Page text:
, she said, was her own affair, and she intended to learn useful things and not useless ones. Considering that the useless ones in question included nearly every branch of ordinary information, and quite every ladylike accomplishment, it will be seen that Babs had at least the courage of her opinions.61 Given that the novel’s main character is a boy, women’s education is obviously not a central concern, and there is no alternative understanding of its main purpose than to produce a ‘lady’. In the case of Babs Kennedy, this process would give her the polish of what

in Irish women’s writing, 1878–1922
John Donne, George Chapman and the senses of night in the 1590s
Susan Wiseman

noone stay, We shall new shadowes make the other way. As the first were made to blinde Others, these which come behinde Will work upon our selves, and blind our eyes. If our loves faint, and westwardly decline, To me thou, falsely, thine, And I to thee mine actions shall disguise. (ll. 14–21)8 The possibility of continuing love is introduced almost parenthetically and semi-subjectively; ‘Except’ the love stays at frank, ‘reduc’d’, undisguised noon, there is no alternative but that love will decline and so be shadowed by disguise, feigned openness, lies. If ‘morning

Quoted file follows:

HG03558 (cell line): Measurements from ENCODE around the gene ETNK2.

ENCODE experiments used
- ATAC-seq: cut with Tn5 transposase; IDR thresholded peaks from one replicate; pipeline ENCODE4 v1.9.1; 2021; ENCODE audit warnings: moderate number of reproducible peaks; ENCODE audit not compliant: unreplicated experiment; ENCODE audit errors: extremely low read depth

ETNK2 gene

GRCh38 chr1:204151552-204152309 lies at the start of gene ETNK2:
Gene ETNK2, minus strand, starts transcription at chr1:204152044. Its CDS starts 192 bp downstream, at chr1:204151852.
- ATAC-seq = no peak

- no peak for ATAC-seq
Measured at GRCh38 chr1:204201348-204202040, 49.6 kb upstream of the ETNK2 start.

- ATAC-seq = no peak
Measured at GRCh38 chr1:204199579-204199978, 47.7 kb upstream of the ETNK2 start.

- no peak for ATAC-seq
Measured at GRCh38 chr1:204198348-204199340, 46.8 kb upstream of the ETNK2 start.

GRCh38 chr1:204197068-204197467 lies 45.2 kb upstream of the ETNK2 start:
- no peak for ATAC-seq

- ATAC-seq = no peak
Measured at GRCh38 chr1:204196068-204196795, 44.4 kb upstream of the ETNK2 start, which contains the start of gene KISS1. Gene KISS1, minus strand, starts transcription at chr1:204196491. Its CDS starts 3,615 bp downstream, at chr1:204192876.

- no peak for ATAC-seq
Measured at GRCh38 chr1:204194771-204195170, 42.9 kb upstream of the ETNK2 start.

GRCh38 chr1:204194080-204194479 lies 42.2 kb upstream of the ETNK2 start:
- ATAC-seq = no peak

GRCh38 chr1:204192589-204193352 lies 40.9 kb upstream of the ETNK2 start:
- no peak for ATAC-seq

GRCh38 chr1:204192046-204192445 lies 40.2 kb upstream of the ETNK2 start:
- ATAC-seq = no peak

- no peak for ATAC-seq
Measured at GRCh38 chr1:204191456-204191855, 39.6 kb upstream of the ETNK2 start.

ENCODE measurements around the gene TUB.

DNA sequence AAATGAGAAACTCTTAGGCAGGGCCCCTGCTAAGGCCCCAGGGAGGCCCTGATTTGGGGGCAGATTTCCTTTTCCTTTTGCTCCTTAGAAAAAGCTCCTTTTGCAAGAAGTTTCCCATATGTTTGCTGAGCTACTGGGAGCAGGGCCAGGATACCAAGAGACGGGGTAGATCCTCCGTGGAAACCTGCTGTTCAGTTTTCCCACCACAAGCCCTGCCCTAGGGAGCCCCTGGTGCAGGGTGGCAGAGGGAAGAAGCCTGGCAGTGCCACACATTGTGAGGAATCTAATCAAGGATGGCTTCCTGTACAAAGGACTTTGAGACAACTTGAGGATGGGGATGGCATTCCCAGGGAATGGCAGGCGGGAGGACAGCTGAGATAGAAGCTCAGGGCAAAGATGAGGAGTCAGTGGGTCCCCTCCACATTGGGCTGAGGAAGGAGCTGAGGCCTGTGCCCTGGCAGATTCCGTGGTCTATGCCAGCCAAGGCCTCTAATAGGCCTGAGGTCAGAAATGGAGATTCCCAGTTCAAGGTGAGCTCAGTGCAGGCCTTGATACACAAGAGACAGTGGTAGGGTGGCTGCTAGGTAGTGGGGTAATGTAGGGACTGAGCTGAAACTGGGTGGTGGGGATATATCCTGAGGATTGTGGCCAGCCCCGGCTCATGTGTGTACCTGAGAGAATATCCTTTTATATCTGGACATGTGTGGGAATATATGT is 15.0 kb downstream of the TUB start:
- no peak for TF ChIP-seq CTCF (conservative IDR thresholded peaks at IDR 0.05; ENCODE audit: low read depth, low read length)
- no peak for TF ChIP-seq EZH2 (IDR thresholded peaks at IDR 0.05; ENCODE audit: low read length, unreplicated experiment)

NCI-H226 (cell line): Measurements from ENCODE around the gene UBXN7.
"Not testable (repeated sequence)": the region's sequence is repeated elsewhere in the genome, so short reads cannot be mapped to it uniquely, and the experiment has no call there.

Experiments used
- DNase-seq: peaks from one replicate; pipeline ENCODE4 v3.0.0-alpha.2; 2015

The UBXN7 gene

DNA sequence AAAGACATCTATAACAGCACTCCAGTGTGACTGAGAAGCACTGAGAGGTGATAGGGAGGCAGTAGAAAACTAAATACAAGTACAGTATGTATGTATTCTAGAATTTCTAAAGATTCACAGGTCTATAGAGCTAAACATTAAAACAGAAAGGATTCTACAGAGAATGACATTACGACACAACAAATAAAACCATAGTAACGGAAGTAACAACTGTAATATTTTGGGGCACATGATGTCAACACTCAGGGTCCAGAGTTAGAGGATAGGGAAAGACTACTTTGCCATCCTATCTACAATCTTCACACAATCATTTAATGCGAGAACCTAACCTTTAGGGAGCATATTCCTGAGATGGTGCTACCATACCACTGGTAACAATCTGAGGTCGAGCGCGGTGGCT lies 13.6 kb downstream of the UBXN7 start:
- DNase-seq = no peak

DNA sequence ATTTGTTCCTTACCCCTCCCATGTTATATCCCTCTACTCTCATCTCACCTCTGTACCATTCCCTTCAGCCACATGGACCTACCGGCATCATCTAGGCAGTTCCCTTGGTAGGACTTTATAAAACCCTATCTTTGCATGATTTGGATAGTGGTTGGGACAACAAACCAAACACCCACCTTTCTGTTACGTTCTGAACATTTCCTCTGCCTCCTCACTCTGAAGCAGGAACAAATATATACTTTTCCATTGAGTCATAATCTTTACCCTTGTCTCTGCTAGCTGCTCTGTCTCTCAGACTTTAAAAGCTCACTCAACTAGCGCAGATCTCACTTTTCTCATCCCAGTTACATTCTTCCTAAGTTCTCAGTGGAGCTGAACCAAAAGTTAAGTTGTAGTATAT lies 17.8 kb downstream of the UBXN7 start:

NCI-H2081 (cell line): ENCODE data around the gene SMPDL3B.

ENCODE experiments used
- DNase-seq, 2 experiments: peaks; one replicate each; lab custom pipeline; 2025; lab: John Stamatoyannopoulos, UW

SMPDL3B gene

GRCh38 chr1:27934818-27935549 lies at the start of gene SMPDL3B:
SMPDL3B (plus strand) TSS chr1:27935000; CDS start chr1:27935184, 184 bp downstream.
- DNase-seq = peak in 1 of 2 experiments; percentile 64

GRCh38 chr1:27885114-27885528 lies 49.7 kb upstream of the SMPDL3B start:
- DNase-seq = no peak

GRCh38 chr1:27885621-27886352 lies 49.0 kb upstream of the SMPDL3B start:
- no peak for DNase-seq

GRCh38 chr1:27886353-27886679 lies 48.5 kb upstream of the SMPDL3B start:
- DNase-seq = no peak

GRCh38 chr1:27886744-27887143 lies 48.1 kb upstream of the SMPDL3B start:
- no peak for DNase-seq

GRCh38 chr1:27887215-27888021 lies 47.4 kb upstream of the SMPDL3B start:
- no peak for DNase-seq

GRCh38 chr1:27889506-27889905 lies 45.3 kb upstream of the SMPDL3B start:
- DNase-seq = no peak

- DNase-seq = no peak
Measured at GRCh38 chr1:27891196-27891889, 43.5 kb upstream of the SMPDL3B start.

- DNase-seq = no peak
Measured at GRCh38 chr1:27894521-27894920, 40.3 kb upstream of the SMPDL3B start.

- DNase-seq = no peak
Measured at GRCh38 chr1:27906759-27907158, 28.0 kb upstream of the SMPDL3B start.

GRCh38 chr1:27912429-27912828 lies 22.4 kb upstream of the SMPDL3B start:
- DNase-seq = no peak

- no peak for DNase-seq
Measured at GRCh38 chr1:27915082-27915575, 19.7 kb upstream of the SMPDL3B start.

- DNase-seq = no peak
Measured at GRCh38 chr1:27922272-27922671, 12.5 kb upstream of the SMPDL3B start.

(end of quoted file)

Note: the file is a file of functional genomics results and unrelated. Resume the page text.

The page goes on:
in The senses in early modern England, 1558–1660
Bryce Lease

the denial or repression in a redemptive narrative that excludes or devalues trauma, presenting values and ideas as viably realized in facts. The second problematic method aggravates trauma, insisting there is no alternative to ‘symptomatic acting-out’ beyond a purely imaginary hope for totalization of full disclosure. However, following Jacques Derrida, LaCapra offers a third potential, proposing a use of theory that coalesces criticism with self-criticism without recourse to narratives of redemption or salvation (1996: 192–4). The productions I have singled out

in After ’89
Sam Haddow

the year. Trump’s language is constructed squarely upon Schmitt’s ‘state of exception’, where the law is built upon the condition of its own suspension, and the sovereign may enact that suspension under extraordinary circumstances. The unapologetic transparency of Trump’s falsehoods is unusual, but in principal his polemic follows the same ‘there is no alternative’ logic that has been referenced elsewhere in this book through the speeches of Hilary Benn and David Cameron. By dramatising a broader threat, the discourse is divorced from contextual interrogation and

in Precarious spectatorship